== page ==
The moon is waxing. Morning stars are Mars and Jupiter. Evening stars are Mercury, Neptune, Saturn, Uranus and Venus.
Those born on this date are under the sign of Libra. They include British writer John Marston in 1576; signer of the Declaration of Independence Caesar Rodney in 1728; poet James Whitcomb Riley in 1849; Grand Ole Opry star Uncle Dave Macon in 1870; labor activist Joe Hill in 1879; Danish atomic physicist Niels Bohr in 1885; Nation of Islam leader Elijah Muhammad in 1897; actor Andy Devine in 1905; singer/bandleader Vaughn Monroe in 1911; actor June Allyson in 1917; actor/singer Al Martino in 1927; South African archbishop and Nobel Peace Prize laureate Desmond Tutu in 1931 (age 82); television personality Joy Behar in 1942 (age 71); Oliver North, the former White House aide who became the center of the Iran-Contra controversy, in 1943 (age 70); Rock and Roll Hall of Fame member John Mellencamp in 1951 (age 62); Russian President Vladimir Putin in 1952 (age 61); classical cellist Yo-Yo Ma in 1955 (age 58); recording executive and television personality Simon Cowell in 1959 (age 54); and singers Toni Braxton in 1968 (age 45) and Taylor Hicks in 1976 (age 37).
On this date in history:
In 1913, for the first time, Henry Ford's entire Highland Park automobile factory was run on a continuously moving assembly line.
In 1916, in the most lopsided football game on record, Georgia Tech defeated Cumberland University, 222-0.
In 1949, less than five months after Britain, the United States and France established the Federal Republic of Germany in West Germany, the Democratic Republic of Germany (East Germany) was proclaimed within the Soviet occupation zone.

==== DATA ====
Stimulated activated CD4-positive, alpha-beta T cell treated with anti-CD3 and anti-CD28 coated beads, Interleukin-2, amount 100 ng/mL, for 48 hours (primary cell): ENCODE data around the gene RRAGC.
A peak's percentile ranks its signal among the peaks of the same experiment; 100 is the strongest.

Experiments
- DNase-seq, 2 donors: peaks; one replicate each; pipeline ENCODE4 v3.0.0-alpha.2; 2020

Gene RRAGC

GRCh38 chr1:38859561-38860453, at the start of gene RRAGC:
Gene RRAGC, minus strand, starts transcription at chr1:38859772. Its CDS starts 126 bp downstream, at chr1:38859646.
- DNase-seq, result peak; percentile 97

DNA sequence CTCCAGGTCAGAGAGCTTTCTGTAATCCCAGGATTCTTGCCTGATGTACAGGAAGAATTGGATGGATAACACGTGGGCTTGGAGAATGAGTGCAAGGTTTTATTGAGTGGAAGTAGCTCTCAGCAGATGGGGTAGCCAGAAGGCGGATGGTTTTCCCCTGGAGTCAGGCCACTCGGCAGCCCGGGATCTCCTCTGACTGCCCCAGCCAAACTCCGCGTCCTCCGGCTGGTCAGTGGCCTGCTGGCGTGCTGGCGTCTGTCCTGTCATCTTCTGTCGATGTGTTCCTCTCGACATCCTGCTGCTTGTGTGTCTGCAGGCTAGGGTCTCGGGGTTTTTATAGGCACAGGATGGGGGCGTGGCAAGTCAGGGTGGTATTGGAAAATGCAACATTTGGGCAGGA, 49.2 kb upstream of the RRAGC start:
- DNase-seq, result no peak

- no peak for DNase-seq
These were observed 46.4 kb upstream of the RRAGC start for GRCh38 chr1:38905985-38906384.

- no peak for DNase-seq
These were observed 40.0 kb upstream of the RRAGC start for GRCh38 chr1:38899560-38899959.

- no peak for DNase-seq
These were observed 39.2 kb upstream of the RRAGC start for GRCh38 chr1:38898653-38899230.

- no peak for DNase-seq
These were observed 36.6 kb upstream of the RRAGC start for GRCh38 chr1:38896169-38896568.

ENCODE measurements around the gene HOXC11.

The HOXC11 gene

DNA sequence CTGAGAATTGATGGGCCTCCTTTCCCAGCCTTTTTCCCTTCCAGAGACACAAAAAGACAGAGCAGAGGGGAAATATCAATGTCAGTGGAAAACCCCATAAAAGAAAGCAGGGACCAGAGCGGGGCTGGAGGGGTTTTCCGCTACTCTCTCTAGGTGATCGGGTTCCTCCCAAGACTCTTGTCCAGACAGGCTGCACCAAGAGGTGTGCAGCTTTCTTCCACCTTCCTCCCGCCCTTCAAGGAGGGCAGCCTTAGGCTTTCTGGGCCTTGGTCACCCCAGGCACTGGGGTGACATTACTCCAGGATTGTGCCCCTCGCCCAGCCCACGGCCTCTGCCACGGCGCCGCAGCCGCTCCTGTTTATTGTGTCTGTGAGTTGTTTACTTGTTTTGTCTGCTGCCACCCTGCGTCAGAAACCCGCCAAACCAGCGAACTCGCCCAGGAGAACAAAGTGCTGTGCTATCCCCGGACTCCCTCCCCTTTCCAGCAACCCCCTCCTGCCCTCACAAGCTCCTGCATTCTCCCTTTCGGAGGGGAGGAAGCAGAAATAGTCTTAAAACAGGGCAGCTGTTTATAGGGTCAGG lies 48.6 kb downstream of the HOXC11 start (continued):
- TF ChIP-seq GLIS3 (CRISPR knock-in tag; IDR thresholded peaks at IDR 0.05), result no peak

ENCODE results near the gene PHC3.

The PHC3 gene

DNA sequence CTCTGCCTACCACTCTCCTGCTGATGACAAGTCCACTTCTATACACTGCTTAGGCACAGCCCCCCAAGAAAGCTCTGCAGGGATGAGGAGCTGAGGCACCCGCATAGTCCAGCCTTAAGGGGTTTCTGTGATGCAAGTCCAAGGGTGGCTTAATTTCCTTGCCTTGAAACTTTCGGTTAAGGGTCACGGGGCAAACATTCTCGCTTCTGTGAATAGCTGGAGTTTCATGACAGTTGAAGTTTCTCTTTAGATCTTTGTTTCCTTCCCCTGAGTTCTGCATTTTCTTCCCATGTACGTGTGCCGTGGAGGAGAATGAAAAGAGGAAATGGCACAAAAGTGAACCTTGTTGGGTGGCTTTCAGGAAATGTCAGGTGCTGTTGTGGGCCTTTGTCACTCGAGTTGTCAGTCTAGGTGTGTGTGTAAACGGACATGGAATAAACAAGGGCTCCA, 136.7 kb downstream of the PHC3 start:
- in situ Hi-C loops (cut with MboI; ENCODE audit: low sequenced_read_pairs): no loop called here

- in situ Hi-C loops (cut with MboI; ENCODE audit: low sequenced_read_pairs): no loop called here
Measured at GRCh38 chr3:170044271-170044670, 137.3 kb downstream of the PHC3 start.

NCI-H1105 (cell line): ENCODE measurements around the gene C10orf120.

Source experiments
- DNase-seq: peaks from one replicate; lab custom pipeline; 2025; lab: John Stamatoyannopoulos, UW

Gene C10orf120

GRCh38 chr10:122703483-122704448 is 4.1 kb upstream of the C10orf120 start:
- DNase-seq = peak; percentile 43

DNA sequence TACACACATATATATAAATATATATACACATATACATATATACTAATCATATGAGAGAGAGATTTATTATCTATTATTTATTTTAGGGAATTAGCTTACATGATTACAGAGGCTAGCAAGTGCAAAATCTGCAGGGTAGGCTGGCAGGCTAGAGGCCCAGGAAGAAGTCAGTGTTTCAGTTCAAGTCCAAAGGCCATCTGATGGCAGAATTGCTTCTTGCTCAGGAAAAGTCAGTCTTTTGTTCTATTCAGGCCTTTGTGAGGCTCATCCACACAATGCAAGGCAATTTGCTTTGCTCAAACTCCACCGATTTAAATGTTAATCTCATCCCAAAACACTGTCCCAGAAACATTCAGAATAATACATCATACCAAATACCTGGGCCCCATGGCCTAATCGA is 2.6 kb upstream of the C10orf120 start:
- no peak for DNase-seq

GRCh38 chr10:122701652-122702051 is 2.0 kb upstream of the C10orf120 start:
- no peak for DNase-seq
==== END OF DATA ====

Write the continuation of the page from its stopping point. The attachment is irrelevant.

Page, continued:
In 1968, the U.S. movie industry adopted a film ratings system for the first time: G (for general audiences), M (for mature audiences), R (no one under 16 admitted without an adult) and X (no one under 16 admitted).
In 1982, "Cats" opened on Broadway. The play ran continuously until Sept. 10, 2000.
In 1985, a mudslide in Ponce, Puerto Rico, killed an estimated 500 people in the island's worst disaster of the 20th century.
In 1991, Slovenia and Croatia formally declared secession from Yugoslavia.
In 1992, U.S. President George H.W. Bush and the leaders of Mexico and Canada signed the North American Free Trade Agreement, creating the world's largest trading bloc.
In 1997, scientists announced they had found one of the most massive stars known behind a dense dust cloud in the Milky Way that had previously concealed it -- 25,000 light-years from Earth.
In 1999, American Home Products, maker of the diet drug combination known as "fen-phen," agreed to a $3.75 billion settlement of a class-action lawsuit stemming from use of the drug, which was linked to heart-valve problems.
In 2000, Vojislav Kostunica was sworn in as Yugoslavia's president.
In 2004, Cambodian King Norodom Sihanouk abdicated the throne.
In 2005, the International Atomic Energy Agency and its director general, Mohamed ElBaradei, were awarded the Nobel Peace Prize.
In 2006, three former congressional pages joined two others in accusing former U.S. Rep. Mark Foley, R-Fla., of making "sexual approaches" over the Internet. Foley resigned when the first of the reports surfaced.
In 2009, a statue of blind and deaf 7-year-old Helen Keller at the moment she got a sense of language was unveiled at the U.S. Capitol. She is shown at a pump with water running into one hand while alphabet motions on her other hand (by teacher Anne Sullivan) spell "w-a-t-e-r." Keller went on to become a world-famous speaker and author of a dozen books.
In 2010, the Nobel Peace Prize was awarded to Liu Xiaobo, an opponent of the Chinese regime imprisoned for seeking democratic reforms.
In 2012, 14-year incumbent Hugo Chavez easily defeated challenger Henrique Capriles in Venezuela's presidential election. Officials said voter turnout was 81 percent.
A thought for the day: In "Don Quixote," Spanish novelist Miguel de Cervantes wrote, "Diligence is the mother of good fortune."
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